Begonia Rex ‘Paul Gibory’


‘Paul Gibory’ exhibit margins with pointed lobes, small hair-like growth, the edges are surrounded by pink and lilac hues and maroon center.


Rex Begonia Hybrid ‘Merry Christmas’



This begonia hybrid features bright lime-green foliage with notable red-maroon veins and fuzzy texture on the leaf surface.


Rieger Begonia



Also known as Elatior, it features dark green foliage with serrated margins and clusters of dainty red, pink, orange, or yellow single and double petaled blooms. This variety has a compact growth habit making it an apt choice for growing as a houseplant.


Wax Begonia ‘Doublet Red’


‘Doublet Red’ has small, frilled-red, rose-like blooms and bronze-green shiny leaves. It grows up to 12 inches tall and wide.


Dragon Wing Begonia



This hybrid displays glossy, dark green leaves and clusters of bright red or pink blooms. It has a similar shape like angel wing begonia.


Planting Begonia


When to plant:


Transplant after all threat of frost has passed, as they are extremely frost tender and even temperatures below 50 degrees can cause damage.


Where to plant:


Select a location that gets partial shade or filtered sunlight; with morning sun and afternoon shade being the best, especially where it is exceptionally hot. For sunnier locations, try a dark-leaved variety or one that specifies improved sun tolerance, like Surefire Rose. Plant in a location where they will have good air circulation to prevent powdery mildew.


How to plant:


Plant wax begonia transplants 6 to 8 inches apart and others according to their mature size. Tubers can be started indoors by placing the tubers, hollow side up, 1 inch apart in a shallow tray with moist potting mix. Place the tray in a dark room and water just enough to keep the potting mix moist, but not soggy. Tubers should sprout in about 4 weeks and be moved to an area with bright light once the sprouts are about an inch tall. Only plant outdoors when there is no longer a threat of frost.


Begonia Care


Begonias are not heavy feeders. Apply a slow-release fertilizer or a granular organic fertilizer at the time of planting to supply all of their needs through the growing season. Fertilize perennial hardy begonias in late spring each year.


Although wax begonias and some others tolerate dry conditions, all types grow best with consistent soil moisture. Planting in high-quality soil is the key. Amend garden beds with compost to boost organic content for excellent moisture balance. Apply 2 to 3 inches of organic mulch to retain moisture and buffer temperature extremes. For container plants, choose glazed pottery or plastic containers that retain moisture better than unglazed terra cotta. Water often enough to keep the soil from drying out.


Prevent plant stress that leads to disease and pest problems by giving your begonias the right growing conditions. Excessive moisture from frequent overhead irrigation invites disease problems. Water outdoor flower beds in the early morning, when the foliage is already wet from dew, and only when the soil begins to dry. Better still, use drip irrigation to avoid wetting the leaves. Also, avoid over-fertilizing, as too much plant food results in too much soft plant tissue, which attracts insect pests.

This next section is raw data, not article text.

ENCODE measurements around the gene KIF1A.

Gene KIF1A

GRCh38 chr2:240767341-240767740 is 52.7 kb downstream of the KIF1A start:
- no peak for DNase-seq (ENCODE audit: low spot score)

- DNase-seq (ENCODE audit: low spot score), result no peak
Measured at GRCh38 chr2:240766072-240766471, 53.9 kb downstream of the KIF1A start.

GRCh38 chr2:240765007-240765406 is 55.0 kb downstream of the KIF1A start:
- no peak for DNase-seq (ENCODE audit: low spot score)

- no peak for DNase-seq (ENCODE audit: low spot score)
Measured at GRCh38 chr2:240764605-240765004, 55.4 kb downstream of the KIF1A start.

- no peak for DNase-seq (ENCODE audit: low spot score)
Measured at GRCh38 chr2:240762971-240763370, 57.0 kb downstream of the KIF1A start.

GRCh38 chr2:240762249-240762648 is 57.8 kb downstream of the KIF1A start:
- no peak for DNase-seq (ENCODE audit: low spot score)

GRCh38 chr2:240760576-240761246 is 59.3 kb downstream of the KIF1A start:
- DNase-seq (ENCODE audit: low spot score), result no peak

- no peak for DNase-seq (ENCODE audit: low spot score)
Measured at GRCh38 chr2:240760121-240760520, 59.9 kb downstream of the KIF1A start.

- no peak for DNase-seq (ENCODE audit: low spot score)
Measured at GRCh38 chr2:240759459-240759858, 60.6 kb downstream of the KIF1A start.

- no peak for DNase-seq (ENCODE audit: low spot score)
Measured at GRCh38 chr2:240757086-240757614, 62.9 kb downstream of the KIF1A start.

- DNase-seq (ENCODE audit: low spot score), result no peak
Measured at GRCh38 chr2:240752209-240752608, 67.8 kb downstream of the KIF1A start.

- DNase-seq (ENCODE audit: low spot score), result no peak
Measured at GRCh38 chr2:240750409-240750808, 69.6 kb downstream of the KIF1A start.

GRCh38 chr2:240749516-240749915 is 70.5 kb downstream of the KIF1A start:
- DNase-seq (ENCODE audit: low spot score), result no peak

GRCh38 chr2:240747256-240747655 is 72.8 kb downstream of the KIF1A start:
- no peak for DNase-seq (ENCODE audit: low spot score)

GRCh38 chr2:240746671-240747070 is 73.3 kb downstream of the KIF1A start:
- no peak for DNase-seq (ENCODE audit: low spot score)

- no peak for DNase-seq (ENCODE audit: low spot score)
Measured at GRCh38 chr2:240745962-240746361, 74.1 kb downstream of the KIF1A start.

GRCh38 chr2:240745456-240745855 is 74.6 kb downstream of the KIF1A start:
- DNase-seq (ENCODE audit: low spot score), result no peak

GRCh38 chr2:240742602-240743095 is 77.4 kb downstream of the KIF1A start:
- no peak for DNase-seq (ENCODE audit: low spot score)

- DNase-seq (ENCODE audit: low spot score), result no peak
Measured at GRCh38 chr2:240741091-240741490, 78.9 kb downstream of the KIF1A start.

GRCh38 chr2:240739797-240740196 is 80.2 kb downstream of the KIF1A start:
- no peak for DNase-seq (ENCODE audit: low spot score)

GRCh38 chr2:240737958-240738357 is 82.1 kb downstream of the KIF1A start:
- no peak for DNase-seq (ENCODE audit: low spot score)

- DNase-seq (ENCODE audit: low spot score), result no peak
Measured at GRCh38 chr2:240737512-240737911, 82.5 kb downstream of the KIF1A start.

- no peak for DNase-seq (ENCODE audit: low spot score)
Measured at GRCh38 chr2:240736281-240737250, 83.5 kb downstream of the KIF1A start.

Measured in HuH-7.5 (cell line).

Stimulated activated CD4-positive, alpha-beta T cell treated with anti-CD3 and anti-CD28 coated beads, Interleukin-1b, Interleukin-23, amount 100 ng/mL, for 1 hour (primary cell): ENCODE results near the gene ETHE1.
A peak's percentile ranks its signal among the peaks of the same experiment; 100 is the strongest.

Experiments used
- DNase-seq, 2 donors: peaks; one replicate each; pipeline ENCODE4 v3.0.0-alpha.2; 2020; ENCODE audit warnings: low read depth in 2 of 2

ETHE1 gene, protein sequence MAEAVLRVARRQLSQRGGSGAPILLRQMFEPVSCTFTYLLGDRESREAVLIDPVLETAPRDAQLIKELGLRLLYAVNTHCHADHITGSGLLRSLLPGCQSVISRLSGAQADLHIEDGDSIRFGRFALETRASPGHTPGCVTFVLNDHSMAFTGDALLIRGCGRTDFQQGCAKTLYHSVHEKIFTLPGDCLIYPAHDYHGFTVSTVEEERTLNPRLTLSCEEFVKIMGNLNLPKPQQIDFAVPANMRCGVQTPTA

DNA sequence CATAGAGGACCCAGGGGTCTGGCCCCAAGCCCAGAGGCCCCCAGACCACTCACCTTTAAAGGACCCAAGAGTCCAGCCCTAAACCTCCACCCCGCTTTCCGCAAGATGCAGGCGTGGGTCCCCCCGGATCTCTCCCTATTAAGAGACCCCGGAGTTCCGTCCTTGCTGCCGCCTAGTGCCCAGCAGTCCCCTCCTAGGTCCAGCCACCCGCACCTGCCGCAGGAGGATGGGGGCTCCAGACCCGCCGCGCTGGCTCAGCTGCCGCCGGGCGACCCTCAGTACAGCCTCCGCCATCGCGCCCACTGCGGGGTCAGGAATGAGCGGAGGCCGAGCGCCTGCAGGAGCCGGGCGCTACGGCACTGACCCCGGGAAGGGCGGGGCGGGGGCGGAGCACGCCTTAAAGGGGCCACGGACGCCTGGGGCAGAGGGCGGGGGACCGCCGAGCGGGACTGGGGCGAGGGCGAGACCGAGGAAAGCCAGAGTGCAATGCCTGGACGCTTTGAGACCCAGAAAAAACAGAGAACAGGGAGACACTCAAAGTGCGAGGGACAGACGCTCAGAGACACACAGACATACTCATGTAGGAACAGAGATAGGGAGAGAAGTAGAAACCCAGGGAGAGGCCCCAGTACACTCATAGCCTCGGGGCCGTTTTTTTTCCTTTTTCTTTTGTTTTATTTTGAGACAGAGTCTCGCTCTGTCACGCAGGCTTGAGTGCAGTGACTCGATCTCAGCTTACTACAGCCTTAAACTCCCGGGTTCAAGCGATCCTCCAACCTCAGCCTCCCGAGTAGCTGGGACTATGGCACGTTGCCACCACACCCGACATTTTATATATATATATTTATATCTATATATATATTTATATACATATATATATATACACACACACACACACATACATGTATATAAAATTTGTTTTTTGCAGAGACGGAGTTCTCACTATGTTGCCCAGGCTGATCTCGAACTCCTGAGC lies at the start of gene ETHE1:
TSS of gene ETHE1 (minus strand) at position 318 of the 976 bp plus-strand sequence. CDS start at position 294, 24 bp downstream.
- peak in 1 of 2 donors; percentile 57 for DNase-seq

Growing Begonias Indoors


The best way to ensure the survival of any begonia houseplant is to select the proper location indoors that matches their lighting needs.


Rhizomatous and fibrous-rooted species like Rex begonias are often grown as houseplants. While you can grow tuberous begonias indoors, they are harder to take care of due to their light and humidity needs.


Like most houseplants, begonias prefer bright, indirect light and plenty of humidity. If the air in your home is dry, especially in the winter, set the begonia houseplants on a shallow tray filled with pebbles and water, but keep the water level below the pebbles to prevent water from wicking into the pot through capillary action. Or, invest in a small humidifier.


While begonias enjoy a humid environment, that doesn't mean that they need frequent watering. Allow the top inch or so of potting soil to dry out before giving your potted begonia a good drink. It's a good idea to water until it runs out of the bottom of the pot to make sure that the soil is completely saturated.


Also, begonias love company. Amanda Spangler, a horticulturist and lecturer for the University of Tennessee's Department of Plant Sciences, suggests grouping a few of your favorite houseplants together to create a microclimate of increased humidity in the area around your begonia plants.


In cold regions, wintering hardy tuberous begonias inside is an excellent way to keep them from year to year. These types perform best in a brightly lit room, but indoor humidity is drier than these plants prefer.


Pruning and Propagation of Begonias


Pruning


Begonias grown as annuals do not need to be pruned. In some cases, you may want to cut back the plant to encourage growth. This isn’t as much of a factor for begonias as other plants, such as wave petunias.